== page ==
Can we get vaccinated for cancer?
With vaccines being a medical success for over a century now, could we now use the same principle in treating cancer? - The answer is yes.
Delivering chemotherapeutic drugs to cancer cells is a booming industry by itself. Why? Because cancer cells are similar to normal cells in a lot of ways, making it hard for drugs to actually differentiate between the two. By the time the drug has some effect on the cancer cells, there are already a few notorious cells that get away, evolve, and become resistant to the drug. Additionally, a large portion of the drug molecules are lost in transit as they move through the bloodstream, and may not even make it to the target cells. So what becomes clear here is that this is a tricky disease to tackle, and requires some strategic drug delivery. A strategy that not only brings efficiency but also allows high specificity.
A nanoparticle as the name rightly suggests is a particle that has its size in nanometres (1-100 nm), which is about 2000 times smaller than the diameter of the human hair. These particles can be in the form of chemical polymers, small lipid molecules, viral particles and so on, onto which chemotherapeutic drugs can be loaded, followed by injection into the bloodstream. So, what we essentially want are molecules that are so minuscule in size, that they can easily make their way through the bloodstream, but also have enough surface area to hold on to a good number of drug molecules. Let’s for convenience compare this to a truck with good cargo space.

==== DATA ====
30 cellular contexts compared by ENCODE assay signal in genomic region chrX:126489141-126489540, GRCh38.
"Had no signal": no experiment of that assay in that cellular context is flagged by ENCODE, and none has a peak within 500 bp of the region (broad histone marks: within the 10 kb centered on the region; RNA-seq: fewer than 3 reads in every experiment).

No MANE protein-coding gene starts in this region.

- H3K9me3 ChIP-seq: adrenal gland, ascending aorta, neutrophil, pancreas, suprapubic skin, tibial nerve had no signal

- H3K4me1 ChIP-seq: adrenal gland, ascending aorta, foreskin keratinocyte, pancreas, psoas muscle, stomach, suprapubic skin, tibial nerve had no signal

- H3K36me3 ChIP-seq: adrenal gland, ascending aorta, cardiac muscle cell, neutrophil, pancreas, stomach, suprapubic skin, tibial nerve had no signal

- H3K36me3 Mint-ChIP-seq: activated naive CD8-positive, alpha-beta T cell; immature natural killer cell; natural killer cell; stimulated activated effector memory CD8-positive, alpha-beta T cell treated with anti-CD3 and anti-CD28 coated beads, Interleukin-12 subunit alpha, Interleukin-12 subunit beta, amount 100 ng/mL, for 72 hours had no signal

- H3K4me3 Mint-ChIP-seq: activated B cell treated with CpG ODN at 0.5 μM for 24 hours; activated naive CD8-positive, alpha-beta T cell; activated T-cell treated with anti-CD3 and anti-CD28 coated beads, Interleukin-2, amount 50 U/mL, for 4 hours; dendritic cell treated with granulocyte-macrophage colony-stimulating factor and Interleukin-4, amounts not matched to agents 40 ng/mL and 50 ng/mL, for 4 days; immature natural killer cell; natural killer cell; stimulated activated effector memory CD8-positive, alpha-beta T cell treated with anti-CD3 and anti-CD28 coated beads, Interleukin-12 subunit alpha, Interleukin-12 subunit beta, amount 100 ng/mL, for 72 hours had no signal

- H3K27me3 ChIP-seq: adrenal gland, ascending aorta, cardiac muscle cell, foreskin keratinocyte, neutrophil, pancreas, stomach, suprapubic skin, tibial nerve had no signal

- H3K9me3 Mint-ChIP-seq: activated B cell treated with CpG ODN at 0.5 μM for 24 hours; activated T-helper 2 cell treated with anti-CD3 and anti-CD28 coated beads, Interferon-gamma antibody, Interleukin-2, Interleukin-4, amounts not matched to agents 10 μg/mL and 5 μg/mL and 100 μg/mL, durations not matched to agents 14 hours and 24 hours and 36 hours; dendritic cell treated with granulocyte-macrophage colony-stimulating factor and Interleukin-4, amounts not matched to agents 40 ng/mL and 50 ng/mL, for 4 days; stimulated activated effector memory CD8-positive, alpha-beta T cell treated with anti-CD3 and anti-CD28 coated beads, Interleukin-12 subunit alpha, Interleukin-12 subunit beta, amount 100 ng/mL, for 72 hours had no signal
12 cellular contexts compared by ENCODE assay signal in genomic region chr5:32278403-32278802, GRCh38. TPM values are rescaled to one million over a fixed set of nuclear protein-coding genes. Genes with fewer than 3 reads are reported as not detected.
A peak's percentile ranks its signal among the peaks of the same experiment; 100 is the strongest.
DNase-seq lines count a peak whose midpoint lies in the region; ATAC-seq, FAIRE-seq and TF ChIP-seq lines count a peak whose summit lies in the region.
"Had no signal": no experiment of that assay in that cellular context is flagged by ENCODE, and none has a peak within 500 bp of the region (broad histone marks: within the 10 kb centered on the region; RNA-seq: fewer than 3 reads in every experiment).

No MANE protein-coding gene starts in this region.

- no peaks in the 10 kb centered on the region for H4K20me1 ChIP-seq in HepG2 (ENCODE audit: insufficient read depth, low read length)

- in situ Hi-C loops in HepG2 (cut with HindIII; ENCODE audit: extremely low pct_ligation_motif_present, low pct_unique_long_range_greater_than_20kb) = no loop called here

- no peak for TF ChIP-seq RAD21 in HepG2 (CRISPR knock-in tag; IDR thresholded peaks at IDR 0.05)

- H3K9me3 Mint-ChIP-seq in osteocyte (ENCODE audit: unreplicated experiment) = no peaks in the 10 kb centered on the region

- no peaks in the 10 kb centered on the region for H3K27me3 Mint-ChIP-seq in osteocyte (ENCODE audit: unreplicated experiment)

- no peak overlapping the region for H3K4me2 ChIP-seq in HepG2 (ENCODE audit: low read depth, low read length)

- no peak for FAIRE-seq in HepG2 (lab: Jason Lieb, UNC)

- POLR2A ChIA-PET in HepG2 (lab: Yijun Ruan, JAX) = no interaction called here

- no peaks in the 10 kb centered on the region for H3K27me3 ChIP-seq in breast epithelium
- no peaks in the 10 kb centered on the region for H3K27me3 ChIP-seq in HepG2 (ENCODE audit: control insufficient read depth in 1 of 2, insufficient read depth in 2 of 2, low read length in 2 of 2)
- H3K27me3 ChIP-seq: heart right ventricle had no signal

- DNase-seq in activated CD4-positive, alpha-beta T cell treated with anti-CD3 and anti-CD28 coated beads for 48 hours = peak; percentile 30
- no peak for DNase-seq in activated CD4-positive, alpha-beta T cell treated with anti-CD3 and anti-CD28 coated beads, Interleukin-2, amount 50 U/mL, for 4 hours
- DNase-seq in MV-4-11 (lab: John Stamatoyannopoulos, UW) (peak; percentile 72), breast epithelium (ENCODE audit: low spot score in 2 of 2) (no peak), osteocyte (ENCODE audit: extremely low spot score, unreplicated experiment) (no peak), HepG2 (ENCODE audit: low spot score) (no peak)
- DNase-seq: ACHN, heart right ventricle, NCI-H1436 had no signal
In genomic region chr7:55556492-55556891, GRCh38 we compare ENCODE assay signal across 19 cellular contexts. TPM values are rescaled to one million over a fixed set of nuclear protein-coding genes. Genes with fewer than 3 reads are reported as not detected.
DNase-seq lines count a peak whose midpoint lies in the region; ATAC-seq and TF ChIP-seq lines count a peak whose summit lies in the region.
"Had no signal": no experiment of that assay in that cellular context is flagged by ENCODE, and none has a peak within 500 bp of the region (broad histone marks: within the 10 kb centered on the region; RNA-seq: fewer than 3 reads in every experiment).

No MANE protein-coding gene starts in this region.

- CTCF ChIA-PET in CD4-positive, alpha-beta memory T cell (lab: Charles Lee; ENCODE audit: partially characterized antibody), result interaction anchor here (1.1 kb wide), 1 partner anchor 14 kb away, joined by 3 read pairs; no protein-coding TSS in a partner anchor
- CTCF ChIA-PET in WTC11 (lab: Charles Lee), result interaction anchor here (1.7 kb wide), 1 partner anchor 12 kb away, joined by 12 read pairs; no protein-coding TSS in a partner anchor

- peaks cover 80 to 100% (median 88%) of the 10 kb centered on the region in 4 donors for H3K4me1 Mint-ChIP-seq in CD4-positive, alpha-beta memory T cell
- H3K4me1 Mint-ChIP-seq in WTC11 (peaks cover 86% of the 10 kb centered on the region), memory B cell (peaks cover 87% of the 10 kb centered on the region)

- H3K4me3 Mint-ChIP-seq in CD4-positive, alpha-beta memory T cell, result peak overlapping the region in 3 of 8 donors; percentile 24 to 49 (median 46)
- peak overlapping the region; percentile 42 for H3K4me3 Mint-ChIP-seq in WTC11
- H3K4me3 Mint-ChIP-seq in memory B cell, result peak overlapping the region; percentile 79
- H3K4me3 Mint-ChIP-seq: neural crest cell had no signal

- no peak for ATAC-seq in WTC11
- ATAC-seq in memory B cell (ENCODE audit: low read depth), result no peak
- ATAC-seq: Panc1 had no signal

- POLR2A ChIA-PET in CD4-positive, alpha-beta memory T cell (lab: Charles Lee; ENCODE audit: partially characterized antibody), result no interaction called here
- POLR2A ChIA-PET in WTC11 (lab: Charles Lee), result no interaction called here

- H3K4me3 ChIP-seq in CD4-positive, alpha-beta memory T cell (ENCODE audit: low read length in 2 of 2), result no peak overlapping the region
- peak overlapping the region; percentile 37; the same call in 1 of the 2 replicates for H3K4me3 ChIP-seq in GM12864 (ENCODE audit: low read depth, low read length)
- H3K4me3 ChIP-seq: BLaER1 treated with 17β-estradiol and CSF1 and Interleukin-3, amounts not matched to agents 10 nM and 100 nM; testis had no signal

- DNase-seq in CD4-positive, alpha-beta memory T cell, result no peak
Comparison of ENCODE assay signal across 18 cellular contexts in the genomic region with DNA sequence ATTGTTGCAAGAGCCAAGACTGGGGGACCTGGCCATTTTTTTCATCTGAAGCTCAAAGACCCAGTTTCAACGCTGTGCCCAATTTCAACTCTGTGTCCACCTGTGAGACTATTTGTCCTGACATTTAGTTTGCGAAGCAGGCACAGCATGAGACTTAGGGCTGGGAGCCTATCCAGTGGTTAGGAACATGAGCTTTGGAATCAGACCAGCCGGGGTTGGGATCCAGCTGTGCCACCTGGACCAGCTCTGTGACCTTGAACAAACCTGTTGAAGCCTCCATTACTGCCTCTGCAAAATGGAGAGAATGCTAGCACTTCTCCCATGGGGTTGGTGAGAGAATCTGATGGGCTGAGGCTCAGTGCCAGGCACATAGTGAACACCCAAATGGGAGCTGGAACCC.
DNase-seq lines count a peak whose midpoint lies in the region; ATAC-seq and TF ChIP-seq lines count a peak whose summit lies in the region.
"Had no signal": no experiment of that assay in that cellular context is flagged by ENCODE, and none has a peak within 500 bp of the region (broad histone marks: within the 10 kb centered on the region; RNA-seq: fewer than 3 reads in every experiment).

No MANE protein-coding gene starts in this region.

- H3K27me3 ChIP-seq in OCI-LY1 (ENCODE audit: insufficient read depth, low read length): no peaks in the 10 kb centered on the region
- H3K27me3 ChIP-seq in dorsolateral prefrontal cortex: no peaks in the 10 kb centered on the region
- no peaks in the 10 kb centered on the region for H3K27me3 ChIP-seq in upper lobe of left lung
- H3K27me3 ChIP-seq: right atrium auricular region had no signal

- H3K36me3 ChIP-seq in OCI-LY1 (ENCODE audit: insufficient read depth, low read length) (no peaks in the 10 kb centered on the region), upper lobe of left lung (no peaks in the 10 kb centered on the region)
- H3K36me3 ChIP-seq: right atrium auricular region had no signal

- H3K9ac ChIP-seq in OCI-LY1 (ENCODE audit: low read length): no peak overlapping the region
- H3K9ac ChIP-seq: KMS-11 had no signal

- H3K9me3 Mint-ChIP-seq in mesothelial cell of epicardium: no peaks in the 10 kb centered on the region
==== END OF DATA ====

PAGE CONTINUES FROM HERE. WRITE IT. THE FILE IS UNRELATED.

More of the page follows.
What we need to remember is that a nanoparticle is not the sole traveller in the bloodstream. It travels with millions of other cells like the RBCs, WBCs, and other biomolecules, all heading in their respective directions. Hence the nanoparticle must be relatively inert to its environment to be able to effectively deliver the drug without causing any toxicity.
Once the nanoparticles have reached the cancer cells, they should be able to enter the cell and release the drug into the respective compartment in the cell. Additionally, we also want the particles to deliver the drug specifically to the cancer cells while keeping their interaction with normal cells minimal. To enable this, nanoparticles are often equipped with molecules which specifically bind to the receptors present on the surface of cancer cells, increasing their interaction with cancer cells as opposed to the normal cells. Once inside the cell, due to the change in the pH, the drug loses its affinity to the nanoparticle and is thus released.
Indeed nanoparticles behave very much like heavy duty trucks with a GPS tracker. Not only do they hold on to a good load of drug molecules, but they also know exactly where to take them!